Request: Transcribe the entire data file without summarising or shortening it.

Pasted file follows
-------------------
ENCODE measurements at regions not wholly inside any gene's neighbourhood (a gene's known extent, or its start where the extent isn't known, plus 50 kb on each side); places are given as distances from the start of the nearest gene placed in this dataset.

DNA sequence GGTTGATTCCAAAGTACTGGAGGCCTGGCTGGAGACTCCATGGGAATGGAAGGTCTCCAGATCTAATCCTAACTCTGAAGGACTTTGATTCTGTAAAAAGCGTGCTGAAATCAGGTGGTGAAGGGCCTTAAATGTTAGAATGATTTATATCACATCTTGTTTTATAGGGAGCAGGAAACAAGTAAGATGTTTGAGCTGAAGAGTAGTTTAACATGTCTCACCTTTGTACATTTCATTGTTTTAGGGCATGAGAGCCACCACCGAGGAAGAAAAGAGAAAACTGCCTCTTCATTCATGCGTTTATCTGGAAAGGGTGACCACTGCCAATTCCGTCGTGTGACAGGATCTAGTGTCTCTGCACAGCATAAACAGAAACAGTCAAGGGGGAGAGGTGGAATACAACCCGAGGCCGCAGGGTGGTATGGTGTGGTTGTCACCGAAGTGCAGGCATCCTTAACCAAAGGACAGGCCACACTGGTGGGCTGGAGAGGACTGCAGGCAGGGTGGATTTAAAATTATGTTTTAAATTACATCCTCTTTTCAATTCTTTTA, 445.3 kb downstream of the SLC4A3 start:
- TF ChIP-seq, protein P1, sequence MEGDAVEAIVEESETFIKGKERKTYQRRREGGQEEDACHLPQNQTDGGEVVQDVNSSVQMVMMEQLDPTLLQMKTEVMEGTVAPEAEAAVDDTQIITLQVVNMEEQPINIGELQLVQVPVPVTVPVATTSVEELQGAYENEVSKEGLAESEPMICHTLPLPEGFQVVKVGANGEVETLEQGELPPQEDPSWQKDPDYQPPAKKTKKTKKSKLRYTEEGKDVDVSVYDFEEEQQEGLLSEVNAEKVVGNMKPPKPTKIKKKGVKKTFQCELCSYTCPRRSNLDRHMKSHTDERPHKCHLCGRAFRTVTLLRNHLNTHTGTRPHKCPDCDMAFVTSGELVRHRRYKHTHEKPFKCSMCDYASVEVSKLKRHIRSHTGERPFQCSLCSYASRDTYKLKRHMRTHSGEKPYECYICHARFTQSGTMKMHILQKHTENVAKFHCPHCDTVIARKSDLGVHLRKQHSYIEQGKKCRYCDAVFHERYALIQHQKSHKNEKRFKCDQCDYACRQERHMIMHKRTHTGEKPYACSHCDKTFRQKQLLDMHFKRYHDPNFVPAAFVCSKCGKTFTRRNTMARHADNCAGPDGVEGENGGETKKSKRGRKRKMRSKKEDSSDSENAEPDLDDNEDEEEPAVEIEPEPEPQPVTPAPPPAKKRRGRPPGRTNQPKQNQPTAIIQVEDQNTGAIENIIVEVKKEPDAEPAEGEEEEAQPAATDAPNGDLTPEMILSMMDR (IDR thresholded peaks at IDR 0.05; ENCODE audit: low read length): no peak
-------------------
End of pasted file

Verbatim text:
ENCODE measurements at regions not wholly inside any gene's neighbourhood (a gene's known extent, or its start where the extent isn't known, plus 50 kb on each side); places are given as distances from the start of the nearest gene placed in this dataset.

DNA sequence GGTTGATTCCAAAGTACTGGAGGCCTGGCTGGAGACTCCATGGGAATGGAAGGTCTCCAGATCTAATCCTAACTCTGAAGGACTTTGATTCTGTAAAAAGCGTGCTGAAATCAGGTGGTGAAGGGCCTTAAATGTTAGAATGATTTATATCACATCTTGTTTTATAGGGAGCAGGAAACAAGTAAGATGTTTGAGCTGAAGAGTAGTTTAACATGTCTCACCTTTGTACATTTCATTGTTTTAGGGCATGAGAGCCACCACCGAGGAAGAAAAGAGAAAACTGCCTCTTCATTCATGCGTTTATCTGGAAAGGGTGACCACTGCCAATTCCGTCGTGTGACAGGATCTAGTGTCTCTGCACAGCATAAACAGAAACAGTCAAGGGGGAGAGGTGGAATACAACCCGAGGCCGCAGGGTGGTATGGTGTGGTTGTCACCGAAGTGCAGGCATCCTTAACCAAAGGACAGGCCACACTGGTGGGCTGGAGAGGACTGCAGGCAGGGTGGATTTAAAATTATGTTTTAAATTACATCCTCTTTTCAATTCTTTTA, 445.3 kb downstream of the SLC4A3 start:
- TF ChIP-seq, protein P1, sequence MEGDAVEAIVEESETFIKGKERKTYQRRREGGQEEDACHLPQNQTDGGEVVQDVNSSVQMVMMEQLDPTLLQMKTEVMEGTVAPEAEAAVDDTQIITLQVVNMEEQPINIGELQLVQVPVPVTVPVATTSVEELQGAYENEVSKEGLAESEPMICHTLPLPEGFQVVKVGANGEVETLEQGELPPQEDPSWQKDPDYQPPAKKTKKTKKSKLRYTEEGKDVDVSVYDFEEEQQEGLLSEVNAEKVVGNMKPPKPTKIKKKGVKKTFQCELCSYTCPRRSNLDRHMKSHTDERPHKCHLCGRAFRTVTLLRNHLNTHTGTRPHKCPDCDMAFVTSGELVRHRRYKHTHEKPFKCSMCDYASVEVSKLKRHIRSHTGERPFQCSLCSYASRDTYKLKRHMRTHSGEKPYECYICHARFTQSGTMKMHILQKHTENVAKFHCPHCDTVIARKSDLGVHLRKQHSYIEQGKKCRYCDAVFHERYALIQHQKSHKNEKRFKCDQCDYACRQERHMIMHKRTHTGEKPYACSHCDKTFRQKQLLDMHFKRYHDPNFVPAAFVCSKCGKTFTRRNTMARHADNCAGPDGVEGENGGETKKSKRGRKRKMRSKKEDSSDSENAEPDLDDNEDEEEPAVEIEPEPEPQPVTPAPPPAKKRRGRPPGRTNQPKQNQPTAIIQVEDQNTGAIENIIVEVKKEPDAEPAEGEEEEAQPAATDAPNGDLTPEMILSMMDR (IDR thresholded peaks at IDR 0.05; ENCODE audit: low read length): no peak